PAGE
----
8:59 PM (40 minutes ago)



For Poisson processes, we have
E(N(t)) = E Poisson(lambda*t) = lamda*t
Therefore we can begin with the ‘Poisson volatility airbombing model’ by considering volatility shocks with a concentration lambda. Therefore it should be possible to put a distributions of shock size B(s,rho) and use this in the renewal process event machinery and pick from this IID for each arrival. For each arrival event, we have to pick a node G=(V,E) and a radius rho and update the volatility object appropriately.
Now whether Poisson model is a good model or not is empirically testable very simply if we have a method of counting total shocks to the market graph in a given time: these have to be approximately linear for the Poisson shock generation method to hold. The slope of the curve is lambda.Since we have data for equal spacing, at the risk of snooping, we can try to establish whether there is a parametric shape to total number of shocks to the entire market graph in volatility. An exact Poisson model is unlikely to produce a useful model a priori without further analysis (putting on task queue)
The pseudocode for modeling by direct sampling:
sample.graph.shock<function(v,graph,shock.distribution){
node<pick.node.randomly(graph)
rho<pick.radius.dist( shock.distribution )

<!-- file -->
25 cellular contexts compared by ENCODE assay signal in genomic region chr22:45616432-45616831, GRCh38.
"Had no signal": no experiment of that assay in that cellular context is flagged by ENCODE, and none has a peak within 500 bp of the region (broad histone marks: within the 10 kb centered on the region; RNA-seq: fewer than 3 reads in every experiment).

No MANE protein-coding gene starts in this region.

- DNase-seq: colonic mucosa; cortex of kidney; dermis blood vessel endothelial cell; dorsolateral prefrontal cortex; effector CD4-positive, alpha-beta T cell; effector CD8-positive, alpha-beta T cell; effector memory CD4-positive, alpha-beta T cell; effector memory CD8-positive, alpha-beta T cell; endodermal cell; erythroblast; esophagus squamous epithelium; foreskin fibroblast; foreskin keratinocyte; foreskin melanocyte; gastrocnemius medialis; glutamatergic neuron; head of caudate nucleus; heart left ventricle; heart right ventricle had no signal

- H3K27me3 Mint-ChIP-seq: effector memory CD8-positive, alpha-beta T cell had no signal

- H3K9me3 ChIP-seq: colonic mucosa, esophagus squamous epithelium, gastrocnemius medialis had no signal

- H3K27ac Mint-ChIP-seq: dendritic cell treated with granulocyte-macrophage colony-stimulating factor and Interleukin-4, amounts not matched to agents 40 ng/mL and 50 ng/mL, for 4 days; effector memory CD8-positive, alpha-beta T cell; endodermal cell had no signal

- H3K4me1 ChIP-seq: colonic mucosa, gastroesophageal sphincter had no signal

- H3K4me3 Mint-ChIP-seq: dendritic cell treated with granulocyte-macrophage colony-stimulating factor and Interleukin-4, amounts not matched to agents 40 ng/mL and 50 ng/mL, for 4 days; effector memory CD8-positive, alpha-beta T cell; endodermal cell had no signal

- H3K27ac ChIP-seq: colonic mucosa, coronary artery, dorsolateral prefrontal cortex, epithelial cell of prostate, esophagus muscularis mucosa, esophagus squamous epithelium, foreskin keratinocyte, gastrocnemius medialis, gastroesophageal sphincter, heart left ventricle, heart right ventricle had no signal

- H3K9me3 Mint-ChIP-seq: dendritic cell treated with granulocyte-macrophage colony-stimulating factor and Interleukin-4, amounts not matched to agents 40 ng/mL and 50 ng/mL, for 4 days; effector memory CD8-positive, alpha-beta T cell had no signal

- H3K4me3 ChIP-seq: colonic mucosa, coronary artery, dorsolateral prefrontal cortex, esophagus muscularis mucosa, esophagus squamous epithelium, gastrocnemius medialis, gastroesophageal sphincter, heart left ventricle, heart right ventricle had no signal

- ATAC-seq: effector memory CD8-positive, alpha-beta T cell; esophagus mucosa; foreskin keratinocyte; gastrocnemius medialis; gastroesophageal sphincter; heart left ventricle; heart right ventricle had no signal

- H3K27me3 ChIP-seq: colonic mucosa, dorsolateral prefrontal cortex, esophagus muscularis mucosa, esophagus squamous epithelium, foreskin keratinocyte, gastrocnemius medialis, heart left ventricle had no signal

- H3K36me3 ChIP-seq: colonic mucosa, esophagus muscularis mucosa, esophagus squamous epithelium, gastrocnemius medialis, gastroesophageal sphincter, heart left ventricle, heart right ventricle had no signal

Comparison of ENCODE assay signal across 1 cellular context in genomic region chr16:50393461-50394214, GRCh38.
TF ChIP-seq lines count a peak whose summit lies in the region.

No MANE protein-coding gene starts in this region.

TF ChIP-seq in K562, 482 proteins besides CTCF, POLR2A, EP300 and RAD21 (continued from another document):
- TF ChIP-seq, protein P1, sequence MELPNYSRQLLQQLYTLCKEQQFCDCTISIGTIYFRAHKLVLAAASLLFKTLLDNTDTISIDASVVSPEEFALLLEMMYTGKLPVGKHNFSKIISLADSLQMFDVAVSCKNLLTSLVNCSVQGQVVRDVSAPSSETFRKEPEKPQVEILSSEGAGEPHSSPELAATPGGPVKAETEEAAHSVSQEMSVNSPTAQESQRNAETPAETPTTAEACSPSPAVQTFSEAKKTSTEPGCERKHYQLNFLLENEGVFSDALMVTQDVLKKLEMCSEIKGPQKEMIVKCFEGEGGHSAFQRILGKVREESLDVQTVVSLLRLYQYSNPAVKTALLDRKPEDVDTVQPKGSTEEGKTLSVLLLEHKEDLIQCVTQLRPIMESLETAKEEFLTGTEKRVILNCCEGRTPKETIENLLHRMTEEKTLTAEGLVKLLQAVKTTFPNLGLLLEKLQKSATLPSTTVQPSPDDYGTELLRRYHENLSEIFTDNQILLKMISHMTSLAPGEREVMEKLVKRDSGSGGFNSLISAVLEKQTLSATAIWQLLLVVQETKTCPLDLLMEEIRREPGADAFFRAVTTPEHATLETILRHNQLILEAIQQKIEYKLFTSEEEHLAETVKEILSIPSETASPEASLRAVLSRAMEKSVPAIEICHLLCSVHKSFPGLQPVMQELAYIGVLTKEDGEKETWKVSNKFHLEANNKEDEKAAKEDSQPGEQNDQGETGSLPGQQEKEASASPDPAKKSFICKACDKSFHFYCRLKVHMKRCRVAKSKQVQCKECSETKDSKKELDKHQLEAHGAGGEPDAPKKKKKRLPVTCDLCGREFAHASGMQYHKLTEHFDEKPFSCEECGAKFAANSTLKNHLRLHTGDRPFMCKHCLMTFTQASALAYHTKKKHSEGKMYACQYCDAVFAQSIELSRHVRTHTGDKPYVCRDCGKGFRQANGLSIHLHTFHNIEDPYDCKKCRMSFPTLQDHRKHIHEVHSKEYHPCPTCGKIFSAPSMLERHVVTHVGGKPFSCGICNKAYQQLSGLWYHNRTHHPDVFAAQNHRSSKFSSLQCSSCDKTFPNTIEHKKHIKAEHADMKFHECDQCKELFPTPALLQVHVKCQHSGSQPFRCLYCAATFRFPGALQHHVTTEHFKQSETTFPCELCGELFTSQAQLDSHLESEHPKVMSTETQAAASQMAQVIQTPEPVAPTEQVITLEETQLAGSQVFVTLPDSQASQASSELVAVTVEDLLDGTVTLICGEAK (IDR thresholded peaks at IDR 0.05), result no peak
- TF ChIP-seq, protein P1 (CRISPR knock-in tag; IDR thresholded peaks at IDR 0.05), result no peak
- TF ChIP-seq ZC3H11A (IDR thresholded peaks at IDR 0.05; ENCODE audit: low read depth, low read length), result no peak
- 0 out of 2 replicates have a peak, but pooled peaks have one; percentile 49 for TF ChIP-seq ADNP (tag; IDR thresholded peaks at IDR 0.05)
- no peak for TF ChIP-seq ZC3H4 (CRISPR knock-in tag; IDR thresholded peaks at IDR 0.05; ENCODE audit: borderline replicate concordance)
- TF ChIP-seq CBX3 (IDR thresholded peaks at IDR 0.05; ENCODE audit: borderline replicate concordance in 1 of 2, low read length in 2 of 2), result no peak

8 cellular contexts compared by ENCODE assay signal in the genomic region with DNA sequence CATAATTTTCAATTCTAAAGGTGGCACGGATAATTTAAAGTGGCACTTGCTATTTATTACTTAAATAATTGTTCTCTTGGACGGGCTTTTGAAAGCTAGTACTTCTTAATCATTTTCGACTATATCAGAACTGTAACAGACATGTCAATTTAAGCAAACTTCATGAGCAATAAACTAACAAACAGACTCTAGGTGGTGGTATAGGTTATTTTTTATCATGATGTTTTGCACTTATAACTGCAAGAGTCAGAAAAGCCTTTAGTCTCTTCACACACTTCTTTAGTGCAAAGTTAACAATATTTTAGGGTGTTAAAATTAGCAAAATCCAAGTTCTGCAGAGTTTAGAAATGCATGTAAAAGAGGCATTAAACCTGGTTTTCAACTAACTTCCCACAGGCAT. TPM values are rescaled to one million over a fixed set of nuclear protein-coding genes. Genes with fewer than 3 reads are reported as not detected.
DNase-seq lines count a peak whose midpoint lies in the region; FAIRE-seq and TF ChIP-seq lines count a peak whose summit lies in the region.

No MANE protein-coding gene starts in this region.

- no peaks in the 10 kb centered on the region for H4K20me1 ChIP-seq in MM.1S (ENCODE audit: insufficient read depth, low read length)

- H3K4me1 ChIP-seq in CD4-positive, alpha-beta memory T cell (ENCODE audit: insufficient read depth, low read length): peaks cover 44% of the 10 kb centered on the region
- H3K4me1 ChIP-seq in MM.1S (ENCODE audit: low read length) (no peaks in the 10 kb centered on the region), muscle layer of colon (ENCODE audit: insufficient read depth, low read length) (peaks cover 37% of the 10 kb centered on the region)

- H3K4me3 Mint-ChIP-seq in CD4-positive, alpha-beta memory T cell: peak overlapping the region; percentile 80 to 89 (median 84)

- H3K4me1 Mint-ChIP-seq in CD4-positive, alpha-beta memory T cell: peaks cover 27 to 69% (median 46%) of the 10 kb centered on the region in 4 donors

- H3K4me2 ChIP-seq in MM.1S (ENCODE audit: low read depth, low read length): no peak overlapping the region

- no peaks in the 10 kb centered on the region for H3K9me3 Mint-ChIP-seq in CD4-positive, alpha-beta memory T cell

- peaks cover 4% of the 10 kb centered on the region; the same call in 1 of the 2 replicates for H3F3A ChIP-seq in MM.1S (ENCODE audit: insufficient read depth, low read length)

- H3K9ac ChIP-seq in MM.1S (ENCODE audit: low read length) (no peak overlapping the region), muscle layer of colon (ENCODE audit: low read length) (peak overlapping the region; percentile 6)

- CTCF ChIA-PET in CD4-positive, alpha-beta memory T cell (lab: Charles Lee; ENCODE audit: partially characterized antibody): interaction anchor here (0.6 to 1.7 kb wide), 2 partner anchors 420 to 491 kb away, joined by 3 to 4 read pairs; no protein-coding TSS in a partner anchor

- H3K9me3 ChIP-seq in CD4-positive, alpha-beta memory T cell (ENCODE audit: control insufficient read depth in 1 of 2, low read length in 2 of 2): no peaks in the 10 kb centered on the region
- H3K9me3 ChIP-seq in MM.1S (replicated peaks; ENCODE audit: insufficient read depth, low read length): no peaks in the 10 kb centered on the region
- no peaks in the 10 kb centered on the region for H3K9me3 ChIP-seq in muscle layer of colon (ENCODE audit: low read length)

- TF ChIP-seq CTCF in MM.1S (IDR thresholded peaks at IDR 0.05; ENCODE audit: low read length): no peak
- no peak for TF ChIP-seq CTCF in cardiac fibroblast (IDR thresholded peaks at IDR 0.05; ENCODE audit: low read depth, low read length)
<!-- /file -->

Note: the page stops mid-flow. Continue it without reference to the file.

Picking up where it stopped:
v<update.volatility.with.shock( v, graph, node, rho )
v
}
}
T<13000
time.interval<seq(1,T)
sample.shocks<rpois(time.interval, lambda=100)
for (i in 2:length(time.interval)){
volatility[i]<sample.graph.shock(volatility[i1],graph,sample.shocks)
}
This code obscures the process. The model needs to be checked with further investigation on data: are the volatility shock density over time intervals linear? and what is the slope of the total number of observed shocks over time? This is a question which I will try to answer next. Although unlikely, a Poisson shock model would be very nice and parsimonious and not charged by any politics.
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9:22 PM (16 minutes ago)



Sir, a simple method for calculating gross number of volatility shocks to the market graph can be calculated by a simple procedure for a fixed time:
(a) Denoise the appropriate noise level of the noisy stochastic volatility
(b) Set another threshold for significant movements of the volatility on the graph
(b) Set another threshold for significant movements of the volatility on the graph
(c) count those above threshold in (b)
Then we look at the statistics. More specifically in R code:count.volatility.moves<function( cvol, pvol, thresh){ # cvol=current/previous volatility vectors
diff<abs(cvolpvol)
sum( diff[diff > thresh] )
}
This works:
> count.volatility.moves(eh[501,],eh[502,],1.0)
[1] 4752.342
So we loop over all the dates and plot it just to look because 1.0 is an arbitrary thresholdm<dim(eh)[1]
shocks<matrix(0,nrow=1,ncol=m)
for (k in 2:m){
shocks[1,k]<count.volatility.moves(eh[k,],eh[k1,],1.0)
}
plot(shocks)VOILA
Results!!!That’s not linear but it’s interesting.
Attachments area

9:39 PM (0 minutes ago)



This result of finding a strong pattern like this needs some care in interpretation. I will do more checks and write up this result by tomorrow even if in some quick format. There seems to be some possible substance to a simple Poisson model here that is surprising to me.
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